Barkhordar et al [32] in 1989 compared restored teeth that were prepared with and without a ferrule and showed that the ferrule reduced vertical root fracture by one-third. When failure occurred in teeth with a ferrule, the failure was most commonly due to horizontal fracture compared to the vertical root fracture seen in teeth with no ferrule. Thus the teeth were more likely to be retrievable. In 1990, Sorensen and Engleman [30] suggested that the failure rate of post crowns was significantly reduced if I mm of coronal tooth tissue remained. However, another study by Libman and Nicholls [33] investigating the effect of cyclic loading on cast post and cores with ferrules 0.5 mm, 1 mm, 1.5 mm and 2 mm high, has shown that the 1.5 mm and 2 mm ferrules led to failure at a much higher number of cycles. A similar laboratory study also supports increased fracture resistance afforded by ferrules 1.25-2.5 mm. [34] The height of the ferrule at differing locations around the circumference of the tooth may also be important due to functional occlusal loading.

Thus a maxillary incisor would benefit from a longer ferrule on the palatal aspect and a mandibular incisor on the labial aspect. [35] Thus a 1.5 mm ferrule can be recommended labially and lingually whereas a shorter 1 mm ferrule could be accepted mesially and distally due to decreased stress in these direction.

Whilst most studies on the failure of post crowns have been carried out in the laboratory, little evidence exists from clinical randomized controlled studies. One retrospective clinical study which evaluated 788 post crowns radiographically concluded that post fractures occurred in teeth with a lack of a ferrule at the crown margin. [36] However, insufficient data is given in this study as to how many teeth had a ferrule and how many did not. In addition, the extent of any coronal tooth tissue could not be estimated from the radiographs as the metal ferrule would have masked this. Despite the lack of clinical studies, the best evidence available supports the importance of the ferrule.

Intact Anterior Teeth

There is a consensus that there is no need to place crowns or posts in anterior teeth (incisors and cuspids) with essentially intact crowns, because posts do not reinforce endodontically treated teeth. [37],[38] In such teeth, closure of the access preparation with a bonded composite resin restoration is all that is required, provided the tooth meets the occlusal requirements and the patient is happy with its appearance.

Posterior and Anterior Teeth Requiring Crowns

Almost without exception, endodontically treated posterior teeth (distal to the cuspid) benefit from cuspal coverage with some form of crown. [37] In addition, many anterior teeth will require crowns for esthetic, structural or occlusal reasons. For such teeth to be successfully restored, there must be a minimum of 4.5 mm of solid tooth structure above the bone crest; given that a minimum of 2.5 mm is required for biologic width and 2 mm for an effective ferrule.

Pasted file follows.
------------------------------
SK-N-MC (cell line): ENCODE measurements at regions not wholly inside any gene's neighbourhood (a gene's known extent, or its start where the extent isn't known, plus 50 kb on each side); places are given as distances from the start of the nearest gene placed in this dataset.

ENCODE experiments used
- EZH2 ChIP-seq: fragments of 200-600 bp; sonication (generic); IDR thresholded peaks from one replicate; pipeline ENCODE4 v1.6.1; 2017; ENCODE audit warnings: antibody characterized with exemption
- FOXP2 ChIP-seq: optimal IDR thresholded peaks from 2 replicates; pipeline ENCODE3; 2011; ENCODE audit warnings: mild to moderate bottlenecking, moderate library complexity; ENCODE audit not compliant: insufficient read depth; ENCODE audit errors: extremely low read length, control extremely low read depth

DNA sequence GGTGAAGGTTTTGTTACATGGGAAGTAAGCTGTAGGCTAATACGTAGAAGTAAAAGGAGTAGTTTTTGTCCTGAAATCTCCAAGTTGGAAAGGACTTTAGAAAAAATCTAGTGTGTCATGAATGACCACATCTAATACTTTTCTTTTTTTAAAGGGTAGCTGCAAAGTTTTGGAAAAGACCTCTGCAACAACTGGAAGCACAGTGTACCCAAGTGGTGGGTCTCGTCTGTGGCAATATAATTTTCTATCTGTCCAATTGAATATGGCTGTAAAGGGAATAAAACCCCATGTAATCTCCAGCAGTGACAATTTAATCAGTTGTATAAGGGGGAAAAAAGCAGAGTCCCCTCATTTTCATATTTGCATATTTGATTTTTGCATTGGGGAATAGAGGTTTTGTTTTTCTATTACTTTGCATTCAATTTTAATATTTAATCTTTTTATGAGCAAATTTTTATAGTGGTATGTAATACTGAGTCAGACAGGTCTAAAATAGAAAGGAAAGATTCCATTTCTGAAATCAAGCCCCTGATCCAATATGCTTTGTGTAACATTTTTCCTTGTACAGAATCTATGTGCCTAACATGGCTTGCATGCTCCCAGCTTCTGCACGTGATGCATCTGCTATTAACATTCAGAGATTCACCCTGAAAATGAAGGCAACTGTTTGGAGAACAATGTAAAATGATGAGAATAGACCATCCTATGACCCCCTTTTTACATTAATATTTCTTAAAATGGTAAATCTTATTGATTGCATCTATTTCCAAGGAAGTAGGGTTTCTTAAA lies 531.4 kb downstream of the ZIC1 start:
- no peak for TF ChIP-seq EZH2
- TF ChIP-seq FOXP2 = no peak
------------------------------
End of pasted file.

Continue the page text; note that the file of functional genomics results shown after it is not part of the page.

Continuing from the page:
The Need For a Post

Endodontically treated teeth all require build-ups of some sort, if only to close the access preparation and fill the pulp chamber. Where a crown is to be placed on the tooth as a final restoration, this build-up is often called upon to provide resistance and retention form to the preparation. Retention of the build-up is often accomplished by placement of a post, which engages the root structure.

Nayyar et al [39] and Kane et al [40] have both described the use of amalgam cores as build-ups for posterior teeth retained by the pulp chamber or by extensions of amalgam into the coronal 2 mm to 4 mm of canal space. Kane et al showed that where 4 mm or more of pulp chamber height remained, there was no advantage to placing amalgam into the root canal space. In addition, even in teeth with only 2 mm of pulp chamber height left, the fracture loads were comparable to those of teeth with 4 min high pulp chambers. On posterior teeth in which the core build­up can be retained by remaining pulp chamber anatomy there is no need or advantage to placement of a post.

With both anterior teeth and posterior teeth the decision to place a post is based on the answer to the question; is a post required to retain the build-up? The decision to place a post should not be based on the desire to strengthen the tooth. Sorensen and Martinoff [41] found no evidence that placement of a post and/or crown on an anterior tooth has a significant effect on the prognosis of the tooth. Where a post is necessary to retain the build-up, the length of the post and the length of the remaining apical seal can greatly influence the probability of the success of the restoration.